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Garrioch History, Family Crest & Coats of Arms



Early Origins of the Garrioch family


The surname Garrioch was first found in Aberdeenshire (Gaelic: Siorrachd Obar Dheathain), a historic county, and present day Council Area of Aberdeen, located in the Grampian region of northeastern Scotland, where they held a family seat in their territories. The Pictish influence on Scottish history diminished after Kenneth Macalpine became King of all Scotland. But those east coast families still played an important role in government and were more accessible to Government than their western highland counterparts. The family name became associated as a sept of the Clan Gordon. Allegiances were important to Scottish middle age survival. Later in 1264 Andrew Garuiach was Sheriff of Aberdeen. Adam Garioch rendered homage to King Edward 1st in his brief conquest of Scotland in 1296 as well as Andrew and Sir John.

Early History of the Garrioch family


This web page shows only a small excerpt of our Garrioch research.
Another 155 words (11 lines of text) covering the years 1745 and 1886 are included under the topic Early Garrioch History in all our PDF Extended History products and printed products wherever possible.

Garrioch Spelling Variations


Spelling variations of this family name include: Gareach, Garioch, Gariock, Garrioch, Garriock, Gariouch, Garuyach, Garryock, Garyock, Garyioch, Garrioch, Garrick and many more.

Early Notables of the Garrioch family (pre 1700)


More information is included under the topic Early Garrioch Notables in all our PDF Extended History products and printed products wherever possible.

Migration of the Garrioch family to the New World and Oceana


Some of the first settlers of this family name were:

Garrioch Settlers in United States in the 20th Century

  • W. D. Garrioch, aged 23, who arrived in New York in 1907 aboard the ship "Caledonia" from Glasgow, Scotland [1]CITATION[CLOSE]
    "New York Passenger Arrival Lists (Ellis Island), 1892-1924," database, FamilySearch (https://familysearch.org/ark:/61903/1:1:JXX1-15S : 6 December 2014), W. D. Garrioch, 19 Mar 1907; citing departure port Glasgow, arrival port New York, ship name Caledonia, NARA microfilm publication T715 and M237 (Washington D.C.: National Archives and Records Administration, n.d.).
  • James Garrioch, aged 38, originally from St. Andrews, Scotland, who arrived in New York in 1909 aboard the ship "Caledonia" from Glasgow, Scotland [2]CITATION[CLOSE]
    "New York Passenger Arrival Lists (Ellis Island), 1892-1924," database, FamilySearch (https://familysearch.org/ark:/61903/1:1:JXTR-8J7 : 6 December 2014), James Garrioch, 29 Mar 1909; citing departure port Glasgow, arrival port New York, ship name Caledonia, NARA microfilm publication T715 and M237 (Washington D.C.: National Archives and Records Administration, n.d.).
  • Maggie Garrioch, aged 40, originally from Glasgow, Scotland, who arrived in New York in 1921 aboard the ship "Columbia" from Glasgow, Scotland [3]CITATION[CLOSE]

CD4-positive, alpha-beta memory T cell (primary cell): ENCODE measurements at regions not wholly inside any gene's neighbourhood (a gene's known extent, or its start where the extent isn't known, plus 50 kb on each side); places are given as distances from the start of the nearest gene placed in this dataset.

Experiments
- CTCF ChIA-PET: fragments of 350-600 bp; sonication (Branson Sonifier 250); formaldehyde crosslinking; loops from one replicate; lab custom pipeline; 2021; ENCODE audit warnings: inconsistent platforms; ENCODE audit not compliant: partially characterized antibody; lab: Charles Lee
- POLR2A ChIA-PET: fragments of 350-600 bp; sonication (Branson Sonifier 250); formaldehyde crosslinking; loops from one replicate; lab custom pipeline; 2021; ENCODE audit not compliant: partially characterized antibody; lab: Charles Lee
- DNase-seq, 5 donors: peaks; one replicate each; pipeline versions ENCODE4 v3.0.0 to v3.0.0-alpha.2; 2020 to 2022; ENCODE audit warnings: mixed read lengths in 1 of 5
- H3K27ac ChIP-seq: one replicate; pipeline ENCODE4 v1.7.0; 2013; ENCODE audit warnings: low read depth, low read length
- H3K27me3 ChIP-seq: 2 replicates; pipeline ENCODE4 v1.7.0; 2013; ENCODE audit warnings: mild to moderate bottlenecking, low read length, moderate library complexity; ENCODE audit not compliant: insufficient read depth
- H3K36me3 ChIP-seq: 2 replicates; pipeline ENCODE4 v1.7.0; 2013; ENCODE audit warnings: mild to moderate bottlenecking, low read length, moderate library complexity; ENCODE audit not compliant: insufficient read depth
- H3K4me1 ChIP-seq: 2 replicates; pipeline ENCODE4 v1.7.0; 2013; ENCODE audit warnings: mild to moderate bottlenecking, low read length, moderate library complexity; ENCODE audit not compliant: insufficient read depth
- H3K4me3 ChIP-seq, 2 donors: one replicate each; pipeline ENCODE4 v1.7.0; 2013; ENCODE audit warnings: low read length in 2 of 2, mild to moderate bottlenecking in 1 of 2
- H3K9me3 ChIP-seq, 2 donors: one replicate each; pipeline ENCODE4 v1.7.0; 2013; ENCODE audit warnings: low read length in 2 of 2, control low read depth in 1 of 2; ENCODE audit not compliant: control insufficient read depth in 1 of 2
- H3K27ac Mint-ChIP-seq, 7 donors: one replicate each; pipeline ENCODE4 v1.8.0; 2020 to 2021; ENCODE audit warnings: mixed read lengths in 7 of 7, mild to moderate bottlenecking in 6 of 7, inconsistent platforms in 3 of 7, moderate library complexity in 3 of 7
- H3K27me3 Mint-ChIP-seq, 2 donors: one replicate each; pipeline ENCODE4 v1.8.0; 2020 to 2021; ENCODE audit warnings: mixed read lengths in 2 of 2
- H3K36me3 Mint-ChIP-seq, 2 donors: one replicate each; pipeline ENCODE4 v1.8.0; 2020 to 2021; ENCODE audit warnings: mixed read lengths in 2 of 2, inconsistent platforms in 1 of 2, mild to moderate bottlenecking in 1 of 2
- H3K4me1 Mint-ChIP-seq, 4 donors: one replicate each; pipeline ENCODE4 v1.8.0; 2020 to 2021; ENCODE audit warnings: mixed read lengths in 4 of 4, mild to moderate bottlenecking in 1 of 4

"New York Passenger Arrival Lists (Ellis Island), 1892-1924," database, FamilySearch (https://familysearch.org/ark:/61903/1:1:J6JJ-7MV : 6 December 2014), Maggie Garrioch, 10 Jul 1921; citing departure port Glasgow, arrival port New York, ship name Columbia, NARA microfilm publication T715 and M237 (Washington D.C.: National Archives and Records Administration, n.d.).

Contemporary Notables of the name Garrioch (post 1700)


  • William Garrioch Jr. (1828-1916), Canadian farmer and politician who served in the Legislative Assembly of Assiniboia (1870)
  • Sir William Henry Garrioch (1916-2008), British diplomat, Governor-General of Mauritius (1977-1978)

The Garrioch Motto


The motto was originally a war cry or slogan. Mottoes first began to be shown with arms in the 14th and 15th centuries, but were not in general use until the 17th century. Thus the oldest coats of arms generally do not include a motto. Mottoes seldom form part of the grant of arms: Under most heraldic authorities, a motto is an optional component of the coat of arms, and can be added to or changed at will; many families have chosen not to display a motto.

Motto: Concussus surgo
Motto Translation: Though shaken, I rise.


Garrioch Family Crest Products



See Also



Citations


  1. ^ "New York Passenger Arrival Lists (Ellis Island), 1892-1924," database, FamilySearch (https://familysearch.org/ark:/61903/1:1:JXX1-15S : 6 December 2014), W. D. Garrioch, 19 Mar 1907; citing departure port Glasgow, arrival port New York, ship name Caledonia, NARA microfilm publication T715 and M237 (Washington D.C.: National Archives and Records Administration, n.d.).
  2. ^ "New York Passenger Arrival Lists (Ellis Island), 1892-1924," database, FamilySearch (https://familysearch.org/ark:/61903/1:1:JXTR-8J7 : 6 December 2014), James Garrioch, 29 Mar 1909; citing departure port Glasgow, arrival port New York, ship name Caledonia, NARA microfilm publication T715 and M237 (Washington D.C.: National Archives and Records Administration, n.d.).
  3. ^ "New York Passenger Arrival Lists (Ellis Island), 1892-1924," database, FamilySearch (https://familysearch.org/ark:/61903/1:1:J6JJ-7MV : 6 December 2014), Maggie Garrioch, 10 Jul 1921; citing departure port Glasgow, arrival port New York, ship name Columbia, NARA microfilm publication T715 and M237 (Washington D.C.: National Archives and Records Administration, n.d.).

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